Previous link on LOA posted by Isadorady at 10:13 AM PST - 7 comments
'Who's on First', the ASL version (vimeo). A little more on this from NPR, including link to MLB.com video of Jerry Seinfeld's comments on the original skit. posted by found missing at 9:23 AM PST - 6 comments
In downtown Vienna under the Nazis, two members of the SA had decided to humiliate an old woman. A crowd gathered and jeered as the stormtroopers hung a sign bearing the words "I'm a dirty Jew" around the woman's neck. Suddenly, a tall man with a high forehead and thick mustache pushed his way angrily through the mob and freed the woman. "There was a scuffle with two stormtroopers, I hit them and was arrested immediately," the man later said in a matter-of-fact statement.
Despite this open act of rebellion, the man was released immediately. He only had to say his name: Albert Göring, brother of Hermann Göring, the commander of the German air force and Hitler's closest confidant.
"In a genre of its own—Live-Action Graphic Novel—The Intergalactic Nemesis saga is a hilarious, uplifting adventure of heroes-by-circumstance overcoming impossible odds. But the telling is what makes the experience of The Intergalactic Nemesis so incredibly unique: while three actors, one Foley artist, and one keyboardist perform all the voices, sound effects and music, more than 1,250 hand-drawn, full-color, hi-res, blow-your-mind comic-book images blast from the screen, all performed live." [more inside] posted by TheSecretDecoderRing at 6:23 AM PST - 9 comments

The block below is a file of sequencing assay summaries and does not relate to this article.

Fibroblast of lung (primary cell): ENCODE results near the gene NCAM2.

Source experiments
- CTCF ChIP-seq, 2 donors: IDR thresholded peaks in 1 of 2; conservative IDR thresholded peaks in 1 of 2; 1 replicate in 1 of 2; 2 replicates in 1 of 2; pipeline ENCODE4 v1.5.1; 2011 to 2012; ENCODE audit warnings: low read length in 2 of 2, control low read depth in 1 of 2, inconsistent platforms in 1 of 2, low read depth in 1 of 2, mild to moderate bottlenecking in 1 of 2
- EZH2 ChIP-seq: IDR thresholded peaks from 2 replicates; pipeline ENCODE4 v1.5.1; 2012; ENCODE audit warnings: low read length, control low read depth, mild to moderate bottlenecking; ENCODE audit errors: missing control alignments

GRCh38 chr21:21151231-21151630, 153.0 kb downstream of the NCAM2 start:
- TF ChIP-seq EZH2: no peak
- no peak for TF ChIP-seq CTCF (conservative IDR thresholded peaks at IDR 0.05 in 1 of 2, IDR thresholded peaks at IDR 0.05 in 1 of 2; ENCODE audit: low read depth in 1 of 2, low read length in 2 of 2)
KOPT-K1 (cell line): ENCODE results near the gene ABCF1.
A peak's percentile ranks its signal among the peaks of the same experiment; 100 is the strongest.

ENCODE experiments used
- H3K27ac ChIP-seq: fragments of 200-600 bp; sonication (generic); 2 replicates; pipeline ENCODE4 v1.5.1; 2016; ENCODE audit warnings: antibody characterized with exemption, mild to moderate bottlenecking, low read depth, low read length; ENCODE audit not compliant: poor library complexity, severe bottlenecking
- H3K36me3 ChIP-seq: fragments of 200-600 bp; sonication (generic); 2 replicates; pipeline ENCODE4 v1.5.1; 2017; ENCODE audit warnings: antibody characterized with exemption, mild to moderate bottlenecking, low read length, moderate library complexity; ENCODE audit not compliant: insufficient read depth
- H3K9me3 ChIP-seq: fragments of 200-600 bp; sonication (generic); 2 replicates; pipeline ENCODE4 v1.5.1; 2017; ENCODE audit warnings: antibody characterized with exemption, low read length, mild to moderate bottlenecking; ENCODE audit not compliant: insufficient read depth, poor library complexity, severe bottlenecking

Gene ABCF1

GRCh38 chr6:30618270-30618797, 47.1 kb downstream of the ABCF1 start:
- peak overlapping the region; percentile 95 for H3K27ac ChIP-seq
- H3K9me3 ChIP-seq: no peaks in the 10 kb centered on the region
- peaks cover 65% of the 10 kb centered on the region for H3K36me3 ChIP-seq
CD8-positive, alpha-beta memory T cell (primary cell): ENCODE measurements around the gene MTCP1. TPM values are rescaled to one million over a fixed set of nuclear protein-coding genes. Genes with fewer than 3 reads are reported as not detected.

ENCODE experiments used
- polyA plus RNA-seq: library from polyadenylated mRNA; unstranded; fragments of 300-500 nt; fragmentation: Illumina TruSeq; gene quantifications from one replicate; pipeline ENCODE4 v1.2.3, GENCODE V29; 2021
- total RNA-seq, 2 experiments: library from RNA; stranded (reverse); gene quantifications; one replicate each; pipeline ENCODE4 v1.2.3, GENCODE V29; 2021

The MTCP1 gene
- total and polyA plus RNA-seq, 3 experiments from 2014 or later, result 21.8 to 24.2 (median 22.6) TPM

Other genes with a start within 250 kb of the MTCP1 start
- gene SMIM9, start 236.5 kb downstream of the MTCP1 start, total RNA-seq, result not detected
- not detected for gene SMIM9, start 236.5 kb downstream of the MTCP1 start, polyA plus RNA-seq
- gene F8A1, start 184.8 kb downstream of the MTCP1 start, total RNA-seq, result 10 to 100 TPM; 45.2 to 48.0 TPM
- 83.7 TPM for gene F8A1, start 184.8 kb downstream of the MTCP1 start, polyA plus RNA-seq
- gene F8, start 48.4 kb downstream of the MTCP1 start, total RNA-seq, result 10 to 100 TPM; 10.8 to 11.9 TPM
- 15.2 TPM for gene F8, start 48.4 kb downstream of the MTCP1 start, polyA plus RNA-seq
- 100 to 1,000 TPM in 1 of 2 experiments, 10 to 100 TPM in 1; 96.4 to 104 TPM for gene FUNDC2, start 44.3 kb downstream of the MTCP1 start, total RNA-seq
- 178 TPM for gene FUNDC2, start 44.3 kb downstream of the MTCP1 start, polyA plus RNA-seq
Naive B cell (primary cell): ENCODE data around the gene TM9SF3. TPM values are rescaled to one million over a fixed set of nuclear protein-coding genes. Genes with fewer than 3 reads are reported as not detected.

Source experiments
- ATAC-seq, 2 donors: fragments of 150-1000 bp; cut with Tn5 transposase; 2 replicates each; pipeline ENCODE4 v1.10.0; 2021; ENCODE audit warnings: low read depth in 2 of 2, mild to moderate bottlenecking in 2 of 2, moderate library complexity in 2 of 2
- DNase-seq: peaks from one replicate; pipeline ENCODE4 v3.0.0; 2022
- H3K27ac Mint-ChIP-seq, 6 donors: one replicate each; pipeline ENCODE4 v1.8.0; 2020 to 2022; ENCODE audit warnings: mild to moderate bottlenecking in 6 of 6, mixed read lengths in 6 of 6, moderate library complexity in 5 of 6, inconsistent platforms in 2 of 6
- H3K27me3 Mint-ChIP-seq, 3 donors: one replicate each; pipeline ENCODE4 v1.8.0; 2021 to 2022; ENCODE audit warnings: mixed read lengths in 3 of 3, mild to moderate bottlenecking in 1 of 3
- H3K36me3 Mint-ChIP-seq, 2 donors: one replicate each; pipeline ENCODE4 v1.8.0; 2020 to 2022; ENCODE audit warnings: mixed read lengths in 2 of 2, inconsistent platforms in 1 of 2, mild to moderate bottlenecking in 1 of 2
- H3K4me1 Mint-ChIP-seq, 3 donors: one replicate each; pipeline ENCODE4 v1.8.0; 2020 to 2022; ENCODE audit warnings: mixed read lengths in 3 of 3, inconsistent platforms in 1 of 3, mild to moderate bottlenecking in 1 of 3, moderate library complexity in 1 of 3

The Dealers is a new Israeli crime comedy, released here this weekend. The poster features the film's central players sitting around a table loaded with booze, weed, bongs, joints and other drug paraphernalia. For the stricter populace of Jerusalem, a modified version of the poster was prepared, one which removes all trace of...
You guessed it: Women.
The pot and booze? Untouched. [more inside] posted by Silky Slim at 4:24 AM PST - 47 comments
He turns to the girl. "It would be really nice," he says, "to have a cigarette now."